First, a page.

The European Union announced it will look to sanction Italy with a fine after the country refused to submit a budget proposal that squares with its rules.
Italy's populist and partly right-wing coalition wants to increase the country's deficit to 2.4 percent of annual economic output in 2019, as it looks to make good on pre-election spending pledges. A previous Italian government had submitted a 2019 budget which would have recorded a deficit of just 0.8 percent.
In a statement, the European Commission — the EU's executive arm — said: "With regret, that today we confirm our assessment that Italy's draft budget plan is in particularly serious non-compliance with the Council recommendation of 13 July."
The Commission said that as Italy's spending for 2019 didn't comply, commissioners would now open a "debt-based Excessive Deficit Procedure (EDP)." The European Union member states now have two weeks to decide if they agree that an EDP against Italy is warranted. If so, the Commission will prepare a document that asks Italy how it will remedy its budget plan to abide with the EU rules. Should Rome ignore that, then officials in Brussels could sanction Italy with fines.
Speaking to CNBC's Silvia Amaro on Wednesday, Vice President of the European Commission, Valdis Dombrovskis, said it was the EU's position that Italy's budget plan would risk more austerity for Italians in the future.
"Instead of that fiscal stimulus that the government is hoping for, (we expect) there is a further slowdown of the economy," he said, before adding he was open to more discussions with Rome but the Italian government now needed to take action.
"You cannot cure high levels of debt with more debt, it is a vulnerability that needs to be addressed," he said.
Although it has the power to sanction governments whose budgets don't comply with the EU's fiscal rules, the European Commission has stopped short of issuing fines to other member states before. The rules states that deficits should not exceed 3 percent of a country's gross domestic product (GDP) and public debt must not exceed 60 percent of GDP — a far cry for many European countries.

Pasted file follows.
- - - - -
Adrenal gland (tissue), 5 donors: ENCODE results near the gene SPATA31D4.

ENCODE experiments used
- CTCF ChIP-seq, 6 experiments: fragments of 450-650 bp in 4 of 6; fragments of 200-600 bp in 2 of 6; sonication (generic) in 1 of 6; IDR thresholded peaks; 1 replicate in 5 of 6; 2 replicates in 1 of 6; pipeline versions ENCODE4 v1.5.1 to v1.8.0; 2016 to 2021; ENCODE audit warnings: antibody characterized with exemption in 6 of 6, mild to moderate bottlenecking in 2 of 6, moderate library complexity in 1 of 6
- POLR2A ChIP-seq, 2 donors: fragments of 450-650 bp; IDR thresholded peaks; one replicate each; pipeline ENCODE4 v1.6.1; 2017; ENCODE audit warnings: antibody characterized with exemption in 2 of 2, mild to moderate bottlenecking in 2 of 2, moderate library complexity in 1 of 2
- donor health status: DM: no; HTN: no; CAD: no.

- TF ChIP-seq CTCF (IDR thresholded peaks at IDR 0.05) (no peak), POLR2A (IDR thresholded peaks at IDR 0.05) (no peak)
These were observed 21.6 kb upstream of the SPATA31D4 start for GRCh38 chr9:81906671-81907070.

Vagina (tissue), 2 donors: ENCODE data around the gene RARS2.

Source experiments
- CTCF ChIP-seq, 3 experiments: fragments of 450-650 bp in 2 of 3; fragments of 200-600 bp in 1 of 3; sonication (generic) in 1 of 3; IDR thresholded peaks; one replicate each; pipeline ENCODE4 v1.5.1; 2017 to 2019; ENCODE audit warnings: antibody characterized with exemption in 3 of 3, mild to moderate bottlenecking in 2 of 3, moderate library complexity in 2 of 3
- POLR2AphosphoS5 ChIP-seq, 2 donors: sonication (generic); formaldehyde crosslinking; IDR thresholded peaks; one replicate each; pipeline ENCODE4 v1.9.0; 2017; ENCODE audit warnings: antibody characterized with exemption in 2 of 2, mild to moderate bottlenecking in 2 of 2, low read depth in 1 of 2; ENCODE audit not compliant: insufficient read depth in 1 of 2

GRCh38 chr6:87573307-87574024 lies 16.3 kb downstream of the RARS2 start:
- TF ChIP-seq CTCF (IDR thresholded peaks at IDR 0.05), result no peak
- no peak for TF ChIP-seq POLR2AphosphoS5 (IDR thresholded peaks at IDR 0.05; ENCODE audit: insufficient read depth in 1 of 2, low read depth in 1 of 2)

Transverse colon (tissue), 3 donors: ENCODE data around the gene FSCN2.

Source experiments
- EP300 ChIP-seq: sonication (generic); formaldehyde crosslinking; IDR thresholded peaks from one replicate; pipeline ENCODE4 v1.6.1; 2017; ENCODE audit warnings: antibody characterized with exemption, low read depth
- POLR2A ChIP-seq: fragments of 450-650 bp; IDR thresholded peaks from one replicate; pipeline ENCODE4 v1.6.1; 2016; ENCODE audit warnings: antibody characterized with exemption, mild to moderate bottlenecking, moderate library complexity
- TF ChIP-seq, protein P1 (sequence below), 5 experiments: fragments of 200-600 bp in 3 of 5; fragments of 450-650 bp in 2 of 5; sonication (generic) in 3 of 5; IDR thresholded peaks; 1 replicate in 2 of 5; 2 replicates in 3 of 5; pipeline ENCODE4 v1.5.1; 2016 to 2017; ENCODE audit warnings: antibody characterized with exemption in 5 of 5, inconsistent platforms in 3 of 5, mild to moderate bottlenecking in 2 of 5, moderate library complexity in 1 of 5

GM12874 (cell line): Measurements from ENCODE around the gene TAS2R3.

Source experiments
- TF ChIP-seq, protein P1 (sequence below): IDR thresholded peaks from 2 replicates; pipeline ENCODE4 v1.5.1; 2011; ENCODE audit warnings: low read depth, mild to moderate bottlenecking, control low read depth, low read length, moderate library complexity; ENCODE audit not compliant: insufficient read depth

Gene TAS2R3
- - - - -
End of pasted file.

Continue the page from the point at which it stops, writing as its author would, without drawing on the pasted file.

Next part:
Although Italy's draft budget envisages a deficit within the 3 percent limit, increasing the deficit from a previously lower target has angered the Commission because European member states are meant to work toward adhering to the rules, not deviating from them.
Now, the European Commission will recommend to EU finance ministers that an "Excessive Deficit Procedure" (EDP) is launched against Italy. Basically, "the EDP requires the country in question to provide a plan of the corrective action and policies it will follow, as well as deadlines for their achievement," the European Commission states, adding: "Euro area countries that do not follow up on the recommendations may be fined."
Italy's Deputy Prime Minister Matteo Salvini said earlier Wednesday that the 2.4 percent deficit target was not negotiable, but other aspects of the proposal could be discussed.
Italy's public debt pile is 131 percent of its GDP, and at 2.3 trillion euros ($2.6 trillion) is the second largest in the euro zone.
Following the announcement in Brussels, stocks listed on Italian markets held onto their morning gains while yields on 10-year Italian debt dipped to near session lows. Yield on bonds move inversely to prices.
Correction: This story has been updated to reflect that the European Union announced it will begin disciplinary measures against Italy that could result in a fine.